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You are here: Home » Publisher: Random House

The Book of Blood and Shadow by Robin WassermanTHE BOOK OF BLOOD AND SHADOW by Robin Wasserman Book Review
Publication Date: April 10th 2012 by Random House Children’s Books
Rating:  – Dreadful

Book Summary: It was like a nightmare, but there was no waking up.  When the night began, Nora had two best friends and an embarrassingly storybook one true love.  When it ended, she had nothing but blood on her hands and an echoing scream that stopped only when the tranquilizers pierced her veins and left her in the merciful dark.

But the next morning, it was all still true: Chris was dead.  His girlfriend Adriane, Nora’s best friend, was catatonic. And Max, Nora’s sweet, smart, soft-spoken Prince Charming, was gone. He was also—according to the police, according to her parents, according to everyone—a murderer.

Desperate to prove his innocence, Nora follows the trail of blood, no matter where it leads. It ultimately brings her to the ancient streets of Prague, where she is drawn into a dark web of secret societies and shadowy conspirators, all driven by a mad desire to possess something that might not even exist. For buried in a centuries-old manuscript is the secret to ultimate knowledge and communion with the divine; it is said that he who controls the Lumen Dei controls the world. Unbeknownst to her, Nora now holds the crucial key to unlocking its secrets. Her night of blood is just one piece in a puzzle that spans continents and centuries. Solving it may be the only way she can save her own life.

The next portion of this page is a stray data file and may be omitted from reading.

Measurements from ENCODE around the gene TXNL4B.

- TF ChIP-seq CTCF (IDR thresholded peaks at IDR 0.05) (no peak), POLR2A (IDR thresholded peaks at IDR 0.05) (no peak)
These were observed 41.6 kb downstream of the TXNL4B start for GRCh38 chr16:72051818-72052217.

The Book of Blood and Shadow by Robin Wasserman Book Review Overview:

  • I liked the Latin, but there is a lot of translating and not much action
  • Flimsy romance; no spark at all